From prisoner to president of South Africa, Nelson Mandela inspired the world.
Desi Arnaz called himself the embodiment of the American Dream. Arriving in Miami, Fla., at the age of 16 with no money and unable to speak English, Arnaz went on to become one of the most successful people in Hollywood. Together with his first wife, Lucille Ball, Arnaz helped to pioneer techniques in television production that are still in use today. Their groundbreaking show, I Love Lucy, transformed the way we think of television while winning over millions of fans worldwide.
During her 30 years in film, Claude Jade brought life and love to the screen through her portrayal of Christine Darbon in the films of Francois Truffaut. Her beauty and vulnerability were mesmerizing, and Darbon remains an icon in French cinema. Read more about Claude Jade, as well as the lives of other notable figures who died on this day in history.
Evel Knievel was a walking, talking thrill ride. His stunts were legendary, and his name is now synonymous with “daredevil.” Read about his incredible life, and the lives of other notable persons who died on this day in history.
Natalie Wood’s life and tragic death are the stuff of Hollywood legend. She starred in dozens of films and television movies, including classics like Miracle on 34th Street and West Side Story, and earned three Academy Award nominations before she was 25 years old. Wood was in production on yet another film when she died, drowning under mysterious circumstances. Her death inspired decades of investigations and speculation, as well as the hit song “Dirty Laundry.” The details of Natalie Wood’s death may never be known, but her legacy as an icon of talent and beauty is undeniable.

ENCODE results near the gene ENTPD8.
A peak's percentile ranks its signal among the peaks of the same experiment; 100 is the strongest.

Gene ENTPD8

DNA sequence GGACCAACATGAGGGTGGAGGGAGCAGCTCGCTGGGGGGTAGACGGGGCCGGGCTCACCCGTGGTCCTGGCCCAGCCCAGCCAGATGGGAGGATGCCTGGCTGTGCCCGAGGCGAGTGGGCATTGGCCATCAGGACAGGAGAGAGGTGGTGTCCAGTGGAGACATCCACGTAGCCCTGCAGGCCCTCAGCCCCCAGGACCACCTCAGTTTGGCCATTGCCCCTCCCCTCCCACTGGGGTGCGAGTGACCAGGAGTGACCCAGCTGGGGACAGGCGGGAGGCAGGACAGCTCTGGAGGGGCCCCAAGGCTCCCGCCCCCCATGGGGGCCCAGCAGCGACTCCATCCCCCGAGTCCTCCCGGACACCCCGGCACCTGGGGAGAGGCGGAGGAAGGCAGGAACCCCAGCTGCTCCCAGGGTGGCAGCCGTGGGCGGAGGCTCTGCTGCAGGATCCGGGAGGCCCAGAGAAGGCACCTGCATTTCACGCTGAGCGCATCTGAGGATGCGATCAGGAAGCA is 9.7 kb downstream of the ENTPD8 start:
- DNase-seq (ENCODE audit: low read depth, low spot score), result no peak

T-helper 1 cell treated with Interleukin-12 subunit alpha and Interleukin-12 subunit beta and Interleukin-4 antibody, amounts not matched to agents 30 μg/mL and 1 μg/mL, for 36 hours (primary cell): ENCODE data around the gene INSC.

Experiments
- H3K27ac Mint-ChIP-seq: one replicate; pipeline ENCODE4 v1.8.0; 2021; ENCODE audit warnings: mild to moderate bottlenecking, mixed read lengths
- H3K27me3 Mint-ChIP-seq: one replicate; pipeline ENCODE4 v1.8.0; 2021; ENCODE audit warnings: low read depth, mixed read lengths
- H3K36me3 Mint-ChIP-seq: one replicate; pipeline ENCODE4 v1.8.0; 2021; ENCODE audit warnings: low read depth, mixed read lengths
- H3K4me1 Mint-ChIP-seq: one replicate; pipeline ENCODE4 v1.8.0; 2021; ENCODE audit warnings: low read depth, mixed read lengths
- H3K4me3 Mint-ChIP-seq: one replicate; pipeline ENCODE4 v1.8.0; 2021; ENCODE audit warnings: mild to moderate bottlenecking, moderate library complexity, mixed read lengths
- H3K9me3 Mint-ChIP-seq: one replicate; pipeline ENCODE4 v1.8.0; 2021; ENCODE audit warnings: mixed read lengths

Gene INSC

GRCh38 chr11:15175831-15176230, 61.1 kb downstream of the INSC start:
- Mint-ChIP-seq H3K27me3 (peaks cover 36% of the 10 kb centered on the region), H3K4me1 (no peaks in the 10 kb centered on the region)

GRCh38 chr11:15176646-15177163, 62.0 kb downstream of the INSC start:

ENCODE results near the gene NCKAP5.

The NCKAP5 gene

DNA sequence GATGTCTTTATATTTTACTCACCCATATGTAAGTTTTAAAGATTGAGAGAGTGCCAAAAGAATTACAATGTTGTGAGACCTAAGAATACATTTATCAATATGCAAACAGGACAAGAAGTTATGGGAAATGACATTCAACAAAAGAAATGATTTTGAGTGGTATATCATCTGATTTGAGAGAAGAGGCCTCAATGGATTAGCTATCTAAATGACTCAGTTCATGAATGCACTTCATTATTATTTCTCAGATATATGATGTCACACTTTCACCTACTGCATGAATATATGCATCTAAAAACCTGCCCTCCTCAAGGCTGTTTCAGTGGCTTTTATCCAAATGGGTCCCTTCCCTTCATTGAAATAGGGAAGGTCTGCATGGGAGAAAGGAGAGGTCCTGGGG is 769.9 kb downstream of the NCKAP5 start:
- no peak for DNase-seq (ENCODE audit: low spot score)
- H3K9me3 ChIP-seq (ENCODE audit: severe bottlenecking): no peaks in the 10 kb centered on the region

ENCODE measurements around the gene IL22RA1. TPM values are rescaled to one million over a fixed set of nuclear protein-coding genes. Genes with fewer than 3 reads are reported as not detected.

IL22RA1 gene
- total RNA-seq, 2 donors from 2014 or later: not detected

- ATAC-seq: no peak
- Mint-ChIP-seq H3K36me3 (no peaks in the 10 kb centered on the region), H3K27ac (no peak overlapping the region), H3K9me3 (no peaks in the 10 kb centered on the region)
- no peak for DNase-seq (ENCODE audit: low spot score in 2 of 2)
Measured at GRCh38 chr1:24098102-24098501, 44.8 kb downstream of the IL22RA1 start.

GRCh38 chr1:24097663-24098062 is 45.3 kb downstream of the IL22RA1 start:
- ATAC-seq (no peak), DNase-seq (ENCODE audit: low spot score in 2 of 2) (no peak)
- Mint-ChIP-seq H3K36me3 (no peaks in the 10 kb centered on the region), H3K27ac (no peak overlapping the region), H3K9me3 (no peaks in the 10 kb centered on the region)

Leslie Nielsen was surely a master of deadpan comedy. With the charm and charisma of a traditional leading man, Nielsen was the ideal of the “straight man” for some of the 20th century’s zaniest comedies. We remember his remarkable life, and the lives of other notable persons who died on this day in history. Read more
In the mid-1970s when homosexuality was considered a mental illness by some and criminal by others, Harvey Milk prepared for his first run for public office as an openly gay man. His nephew Stuart was 15 at the time. He remembers telling his uncle, “I don’t know if you need to be so loud.”
Milk’s reply? Being out and proud was the only way to fight the lies and myths about homosexuality.
Was there anyone cooler than Robert Goulet? Impossible.
Today would have been Robert Goulet’s 85th birthday. Celebrate Goulet’s life and test your Goulet IQ with our quiz: Goulet!
Image: AP Photo/Elise Amendola